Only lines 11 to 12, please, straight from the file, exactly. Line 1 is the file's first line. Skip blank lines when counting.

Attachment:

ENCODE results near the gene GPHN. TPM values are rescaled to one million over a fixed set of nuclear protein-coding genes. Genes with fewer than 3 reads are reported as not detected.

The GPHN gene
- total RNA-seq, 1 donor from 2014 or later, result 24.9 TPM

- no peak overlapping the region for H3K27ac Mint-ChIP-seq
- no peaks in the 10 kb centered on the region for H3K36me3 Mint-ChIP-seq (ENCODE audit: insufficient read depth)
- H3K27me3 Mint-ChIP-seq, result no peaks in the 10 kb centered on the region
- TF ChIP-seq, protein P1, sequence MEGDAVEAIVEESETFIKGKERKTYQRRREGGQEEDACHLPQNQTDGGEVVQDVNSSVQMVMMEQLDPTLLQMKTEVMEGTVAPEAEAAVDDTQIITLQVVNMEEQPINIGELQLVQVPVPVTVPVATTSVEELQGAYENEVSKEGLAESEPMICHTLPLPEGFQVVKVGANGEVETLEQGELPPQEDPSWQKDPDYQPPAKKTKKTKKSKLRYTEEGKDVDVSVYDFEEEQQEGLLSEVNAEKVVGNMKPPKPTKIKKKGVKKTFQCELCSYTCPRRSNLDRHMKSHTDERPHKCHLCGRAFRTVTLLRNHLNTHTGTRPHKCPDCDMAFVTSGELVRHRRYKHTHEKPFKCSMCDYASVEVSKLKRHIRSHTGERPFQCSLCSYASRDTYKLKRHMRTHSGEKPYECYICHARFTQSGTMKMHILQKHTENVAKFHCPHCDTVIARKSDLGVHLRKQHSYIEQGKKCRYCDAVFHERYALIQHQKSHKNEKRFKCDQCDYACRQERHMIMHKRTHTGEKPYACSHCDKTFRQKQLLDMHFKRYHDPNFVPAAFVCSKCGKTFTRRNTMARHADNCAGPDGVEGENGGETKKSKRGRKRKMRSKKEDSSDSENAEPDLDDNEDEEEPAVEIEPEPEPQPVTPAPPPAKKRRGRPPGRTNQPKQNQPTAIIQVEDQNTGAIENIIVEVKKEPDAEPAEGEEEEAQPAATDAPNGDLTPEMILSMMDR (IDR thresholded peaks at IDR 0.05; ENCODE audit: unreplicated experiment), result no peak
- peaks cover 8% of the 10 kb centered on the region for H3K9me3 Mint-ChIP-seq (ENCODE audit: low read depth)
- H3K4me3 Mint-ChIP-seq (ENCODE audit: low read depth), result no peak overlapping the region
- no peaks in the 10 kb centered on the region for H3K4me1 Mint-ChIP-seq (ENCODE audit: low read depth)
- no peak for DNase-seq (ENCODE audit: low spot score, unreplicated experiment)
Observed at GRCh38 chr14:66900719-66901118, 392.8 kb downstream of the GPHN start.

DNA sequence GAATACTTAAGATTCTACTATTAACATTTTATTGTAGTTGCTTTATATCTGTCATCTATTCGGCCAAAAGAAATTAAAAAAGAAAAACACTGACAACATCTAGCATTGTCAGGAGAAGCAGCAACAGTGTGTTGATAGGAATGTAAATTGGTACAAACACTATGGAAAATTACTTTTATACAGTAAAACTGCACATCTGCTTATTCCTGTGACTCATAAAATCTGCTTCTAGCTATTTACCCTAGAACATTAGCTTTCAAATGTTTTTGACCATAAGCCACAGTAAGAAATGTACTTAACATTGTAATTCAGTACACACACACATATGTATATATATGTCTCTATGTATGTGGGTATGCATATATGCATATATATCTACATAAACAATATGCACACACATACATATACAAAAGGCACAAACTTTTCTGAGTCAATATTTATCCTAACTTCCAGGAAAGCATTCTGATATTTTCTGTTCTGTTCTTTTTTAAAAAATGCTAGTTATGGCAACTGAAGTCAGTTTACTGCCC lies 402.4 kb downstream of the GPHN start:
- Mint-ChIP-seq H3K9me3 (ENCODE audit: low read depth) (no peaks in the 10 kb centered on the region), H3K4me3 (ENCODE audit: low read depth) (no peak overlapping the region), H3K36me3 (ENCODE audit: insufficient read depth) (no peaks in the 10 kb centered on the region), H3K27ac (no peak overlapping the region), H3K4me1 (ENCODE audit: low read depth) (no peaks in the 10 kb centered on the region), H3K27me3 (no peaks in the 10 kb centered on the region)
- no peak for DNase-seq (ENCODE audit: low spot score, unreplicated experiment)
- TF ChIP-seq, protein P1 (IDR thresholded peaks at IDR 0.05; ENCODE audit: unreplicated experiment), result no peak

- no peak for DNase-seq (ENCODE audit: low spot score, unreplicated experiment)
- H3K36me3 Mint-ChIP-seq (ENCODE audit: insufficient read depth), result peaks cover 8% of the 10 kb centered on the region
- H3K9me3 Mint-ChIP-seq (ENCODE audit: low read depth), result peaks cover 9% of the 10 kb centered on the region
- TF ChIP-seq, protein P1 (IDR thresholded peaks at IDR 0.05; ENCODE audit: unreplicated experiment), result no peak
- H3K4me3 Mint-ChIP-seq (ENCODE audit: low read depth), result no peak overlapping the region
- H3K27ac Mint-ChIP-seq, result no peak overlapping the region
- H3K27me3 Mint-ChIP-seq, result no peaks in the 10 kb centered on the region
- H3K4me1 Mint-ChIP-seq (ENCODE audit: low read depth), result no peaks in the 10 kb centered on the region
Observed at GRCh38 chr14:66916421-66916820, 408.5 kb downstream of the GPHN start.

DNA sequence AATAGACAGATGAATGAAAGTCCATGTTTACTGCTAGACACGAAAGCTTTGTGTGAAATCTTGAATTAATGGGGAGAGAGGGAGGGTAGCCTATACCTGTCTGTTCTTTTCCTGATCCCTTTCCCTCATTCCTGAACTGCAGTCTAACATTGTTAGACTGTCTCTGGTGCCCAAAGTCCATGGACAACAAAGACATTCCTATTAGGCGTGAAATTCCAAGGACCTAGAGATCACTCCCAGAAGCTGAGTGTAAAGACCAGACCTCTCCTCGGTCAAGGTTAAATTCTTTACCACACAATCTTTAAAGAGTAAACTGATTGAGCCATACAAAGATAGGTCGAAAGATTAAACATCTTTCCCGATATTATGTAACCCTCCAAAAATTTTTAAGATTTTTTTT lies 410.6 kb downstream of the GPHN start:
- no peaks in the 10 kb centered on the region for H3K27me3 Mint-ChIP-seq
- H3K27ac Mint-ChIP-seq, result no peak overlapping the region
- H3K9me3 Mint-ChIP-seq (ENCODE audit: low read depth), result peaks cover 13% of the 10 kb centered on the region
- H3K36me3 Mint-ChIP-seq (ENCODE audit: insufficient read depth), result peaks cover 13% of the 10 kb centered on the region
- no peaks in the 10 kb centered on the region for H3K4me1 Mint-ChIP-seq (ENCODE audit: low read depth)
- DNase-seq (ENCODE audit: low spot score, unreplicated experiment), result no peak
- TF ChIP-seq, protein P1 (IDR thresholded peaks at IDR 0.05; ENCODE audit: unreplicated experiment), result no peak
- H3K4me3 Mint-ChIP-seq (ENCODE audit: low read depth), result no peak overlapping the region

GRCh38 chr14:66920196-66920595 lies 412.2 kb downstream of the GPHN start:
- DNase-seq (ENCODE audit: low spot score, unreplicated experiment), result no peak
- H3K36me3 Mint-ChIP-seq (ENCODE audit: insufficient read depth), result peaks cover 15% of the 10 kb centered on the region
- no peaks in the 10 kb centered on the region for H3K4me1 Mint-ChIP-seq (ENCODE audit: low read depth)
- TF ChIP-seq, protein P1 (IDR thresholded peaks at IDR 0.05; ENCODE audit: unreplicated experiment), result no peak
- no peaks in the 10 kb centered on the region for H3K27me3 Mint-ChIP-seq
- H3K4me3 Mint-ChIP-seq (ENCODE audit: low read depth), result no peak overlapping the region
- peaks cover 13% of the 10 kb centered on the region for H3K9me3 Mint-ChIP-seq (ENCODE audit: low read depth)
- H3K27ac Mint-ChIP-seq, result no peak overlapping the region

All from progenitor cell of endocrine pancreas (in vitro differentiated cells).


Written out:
- no peak for DNase-seq (ENCODE audit: low spot score, unreplicated experiment)
Observed at GRCh38 chr14:66900719-66901118, 392.8 kb downstream of the GPHN start.